Thousands of protesters have rallied in Sydney and Melbourne for the eighth week in a row, using the gathering to call for more support from the unions.
Protesters filled Sydney’s Hyde Park while those in Melbourne took up the entire road in front of Flinders St Station on Sunday as they called on Australian leaders to call for peace and end the fighting in Palestine.
A strong feature of the Melbourne rally was organisers calling on union executives, especially Australian Council of Trade Unions (ACTU) secretary Sally McManus, to join the calls for peace.
“The leaders of the ACTU, I want to tell them this, we want you to organise, organise and organise a union rally, one that bands them together,” Maritime Union of Australia WA Secretary Christy Cain called over the microphone.
“Sally McManus we need you, we need you at these rallies, we need you calling for peace.
“We need you to mobilise the masses around Australia and our connections around the world.”
Protesters were heard chanting “peace is union business, peace is all our business”.
While Ms McManus has not attended the rally, the ACTU says it “condemns attacks on civilians” and has called “for an end to the occupation of Palestine”.
“The ACTU calls on the Australian Government to exercise all avenues of diplomacy to stop the bombing and ground assault by Israel into Gaza and call for an immediate ceasefire,” the union said in the weeks after the first attacks.
“We reiterate the Australian union movement’s strong opposition to war, violence and racism, including antisemitism and Islamophobia.”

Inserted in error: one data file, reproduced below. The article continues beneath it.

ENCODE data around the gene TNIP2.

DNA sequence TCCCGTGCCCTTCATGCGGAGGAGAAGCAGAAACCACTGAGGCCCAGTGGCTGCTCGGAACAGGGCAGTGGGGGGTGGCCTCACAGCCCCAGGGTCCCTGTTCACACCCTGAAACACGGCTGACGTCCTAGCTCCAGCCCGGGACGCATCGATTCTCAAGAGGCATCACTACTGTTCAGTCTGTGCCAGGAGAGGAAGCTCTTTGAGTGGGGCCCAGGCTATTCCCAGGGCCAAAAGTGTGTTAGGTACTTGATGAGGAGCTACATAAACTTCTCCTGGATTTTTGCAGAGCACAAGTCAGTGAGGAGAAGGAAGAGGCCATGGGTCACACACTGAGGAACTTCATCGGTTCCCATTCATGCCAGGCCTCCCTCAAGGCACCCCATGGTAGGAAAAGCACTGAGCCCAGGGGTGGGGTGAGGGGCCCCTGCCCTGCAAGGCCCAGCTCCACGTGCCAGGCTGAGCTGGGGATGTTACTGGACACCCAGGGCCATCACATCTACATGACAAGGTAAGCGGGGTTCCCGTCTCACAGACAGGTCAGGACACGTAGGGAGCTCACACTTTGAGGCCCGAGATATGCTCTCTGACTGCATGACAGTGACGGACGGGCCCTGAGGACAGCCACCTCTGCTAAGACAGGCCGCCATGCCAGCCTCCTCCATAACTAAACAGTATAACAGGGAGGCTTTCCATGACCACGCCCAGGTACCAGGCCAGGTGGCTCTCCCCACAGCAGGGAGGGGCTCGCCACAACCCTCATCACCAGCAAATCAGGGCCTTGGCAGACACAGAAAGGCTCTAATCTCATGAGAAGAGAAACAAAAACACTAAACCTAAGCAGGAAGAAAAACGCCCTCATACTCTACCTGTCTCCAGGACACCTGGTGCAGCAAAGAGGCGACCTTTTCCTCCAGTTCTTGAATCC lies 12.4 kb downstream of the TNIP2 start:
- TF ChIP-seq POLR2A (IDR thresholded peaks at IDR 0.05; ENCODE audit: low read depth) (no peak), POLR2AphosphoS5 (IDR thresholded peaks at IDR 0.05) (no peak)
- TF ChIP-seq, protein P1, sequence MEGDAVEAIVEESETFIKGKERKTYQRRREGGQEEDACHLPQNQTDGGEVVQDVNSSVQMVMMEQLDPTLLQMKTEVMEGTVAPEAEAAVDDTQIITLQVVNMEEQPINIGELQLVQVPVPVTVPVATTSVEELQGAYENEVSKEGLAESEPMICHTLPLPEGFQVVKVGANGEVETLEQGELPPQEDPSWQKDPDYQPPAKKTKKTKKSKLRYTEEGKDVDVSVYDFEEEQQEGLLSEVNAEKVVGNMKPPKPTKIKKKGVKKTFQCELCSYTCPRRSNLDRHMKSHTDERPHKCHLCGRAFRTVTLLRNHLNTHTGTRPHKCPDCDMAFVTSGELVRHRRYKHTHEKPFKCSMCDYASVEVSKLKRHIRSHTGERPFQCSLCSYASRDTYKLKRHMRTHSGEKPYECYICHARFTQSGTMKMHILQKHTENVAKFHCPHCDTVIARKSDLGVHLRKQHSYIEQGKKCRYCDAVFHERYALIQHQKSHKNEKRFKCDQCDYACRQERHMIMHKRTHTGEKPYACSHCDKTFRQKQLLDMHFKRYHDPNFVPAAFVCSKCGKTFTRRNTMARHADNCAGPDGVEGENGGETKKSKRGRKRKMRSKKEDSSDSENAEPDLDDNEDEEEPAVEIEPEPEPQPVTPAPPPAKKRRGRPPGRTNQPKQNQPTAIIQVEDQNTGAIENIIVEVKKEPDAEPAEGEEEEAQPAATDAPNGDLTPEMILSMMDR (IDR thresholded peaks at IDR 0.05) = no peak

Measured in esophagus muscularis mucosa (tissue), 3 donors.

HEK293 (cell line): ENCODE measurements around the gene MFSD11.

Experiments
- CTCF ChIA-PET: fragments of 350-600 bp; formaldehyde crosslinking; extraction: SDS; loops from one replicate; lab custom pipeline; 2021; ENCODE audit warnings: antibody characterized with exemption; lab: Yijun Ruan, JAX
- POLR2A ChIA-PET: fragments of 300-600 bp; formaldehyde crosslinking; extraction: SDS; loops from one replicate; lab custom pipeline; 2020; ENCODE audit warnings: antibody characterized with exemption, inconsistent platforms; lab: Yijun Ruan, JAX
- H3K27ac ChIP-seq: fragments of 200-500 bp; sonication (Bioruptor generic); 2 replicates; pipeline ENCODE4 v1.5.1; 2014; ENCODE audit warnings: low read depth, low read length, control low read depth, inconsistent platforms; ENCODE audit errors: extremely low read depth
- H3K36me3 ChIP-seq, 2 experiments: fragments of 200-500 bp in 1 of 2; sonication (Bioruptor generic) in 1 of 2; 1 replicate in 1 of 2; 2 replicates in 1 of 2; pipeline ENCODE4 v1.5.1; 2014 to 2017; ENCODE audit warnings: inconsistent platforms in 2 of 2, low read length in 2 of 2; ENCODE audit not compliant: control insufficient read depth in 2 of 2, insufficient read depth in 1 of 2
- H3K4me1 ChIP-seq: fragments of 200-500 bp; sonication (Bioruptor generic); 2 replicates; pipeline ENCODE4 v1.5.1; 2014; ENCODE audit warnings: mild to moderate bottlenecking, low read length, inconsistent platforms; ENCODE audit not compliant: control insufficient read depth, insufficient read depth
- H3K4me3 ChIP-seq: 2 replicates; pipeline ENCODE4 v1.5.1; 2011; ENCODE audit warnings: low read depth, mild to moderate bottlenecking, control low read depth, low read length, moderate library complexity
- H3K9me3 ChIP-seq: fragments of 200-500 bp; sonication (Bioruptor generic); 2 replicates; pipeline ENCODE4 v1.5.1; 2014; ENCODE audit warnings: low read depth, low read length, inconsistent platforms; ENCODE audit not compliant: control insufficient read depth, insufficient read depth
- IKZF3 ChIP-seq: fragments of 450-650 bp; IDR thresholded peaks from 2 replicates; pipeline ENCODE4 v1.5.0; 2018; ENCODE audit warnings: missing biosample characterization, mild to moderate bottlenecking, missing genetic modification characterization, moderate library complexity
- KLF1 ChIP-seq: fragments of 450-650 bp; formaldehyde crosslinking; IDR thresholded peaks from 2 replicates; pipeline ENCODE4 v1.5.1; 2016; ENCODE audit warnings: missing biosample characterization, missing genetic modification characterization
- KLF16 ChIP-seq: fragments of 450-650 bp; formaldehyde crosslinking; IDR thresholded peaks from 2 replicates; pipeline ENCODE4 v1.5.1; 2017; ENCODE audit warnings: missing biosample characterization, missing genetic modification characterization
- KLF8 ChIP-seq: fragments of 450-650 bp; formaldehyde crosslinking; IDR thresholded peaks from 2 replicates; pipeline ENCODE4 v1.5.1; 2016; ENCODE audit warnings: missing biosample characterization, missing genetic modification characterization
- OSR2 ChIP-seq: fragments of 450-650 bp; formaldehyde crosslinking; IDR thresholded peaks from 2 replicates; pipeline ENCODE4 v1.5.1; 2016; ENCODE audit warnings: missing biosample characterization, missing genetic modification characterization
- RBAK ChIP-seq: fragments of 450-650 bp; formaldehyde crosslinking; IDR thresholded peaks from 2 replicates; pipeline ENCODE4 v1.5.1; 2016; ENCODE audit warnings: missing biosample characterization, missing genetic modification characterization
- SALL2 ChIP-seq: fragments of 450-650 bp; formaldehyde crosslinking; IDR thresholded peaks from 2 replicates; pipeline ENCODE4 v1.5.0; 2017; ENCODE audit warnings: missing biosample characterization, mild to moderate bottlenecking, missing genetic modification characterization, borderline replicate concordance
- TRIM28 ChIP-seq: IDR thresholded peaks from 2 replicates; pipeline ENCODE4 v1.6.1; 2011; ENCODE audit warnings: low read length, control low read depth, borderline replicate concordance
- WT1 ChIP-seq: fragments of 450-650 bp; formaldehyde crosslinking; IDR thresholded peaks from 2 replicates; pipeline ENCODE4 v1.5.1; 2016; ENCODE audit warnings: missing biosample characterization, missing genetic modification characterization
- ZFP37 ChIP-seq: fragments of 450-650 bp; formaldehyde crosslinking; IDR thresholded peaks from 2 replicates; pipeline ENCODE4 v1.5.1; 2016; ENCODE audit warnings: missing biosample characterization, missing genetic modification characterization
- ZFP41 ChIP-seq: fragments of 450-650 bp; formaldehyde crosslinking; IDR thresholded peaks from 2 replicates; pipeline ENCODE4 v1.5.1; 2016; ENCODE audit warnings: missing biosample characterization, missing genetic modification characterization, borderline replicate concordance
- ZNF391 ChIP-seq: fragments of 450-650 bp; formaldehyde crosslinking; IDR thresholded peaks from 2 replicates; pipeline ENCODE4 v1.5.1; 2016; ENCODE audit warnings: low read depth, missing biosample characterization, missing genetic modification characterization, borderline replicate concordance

“The killing of civilians & collective punishment must stop,” Ms McManus wrote on X, adding to the statement.
Red, green white and black were overwhelming as hundreds of Palestinian flags were raised by protesters or worn around their shoulders.
With tensions high on Australian streets in the fallout from the attack, protest organisers were quick to declare they were calling for peace rather than religious violence.
“Once again lets make it really clear, this is not a war and more importantly this is not a war on Jews against the Muslims,” one protest organiser was heard saying over the microphone.
“This has nothing to do with interfaith issues. We demand our leaders stop lying, we demand it.”
Her call was met with cries of “shame” from the audience, directed toward politicians and other leaders.
Prayers in English and Arabic were read out, with the crowd falling silent as they wished safety to Palestinians under siege.
Enormous Palestinian flags were seen at both protests, with Melburnians carrying theirs through the streets while Sydneysiders laid theirs on the ground.
“Where were you when people were being killed, where were you when hospitals were getting demolished, where were you when entire neighbourhoods were getting bombed. We’re going to remember, whatever you’re doing, keep doing it.”
The protests have remained peaceful early into Sunday afternoon but a strong police presence can be seen at both rallies to keep things calm.
More to come.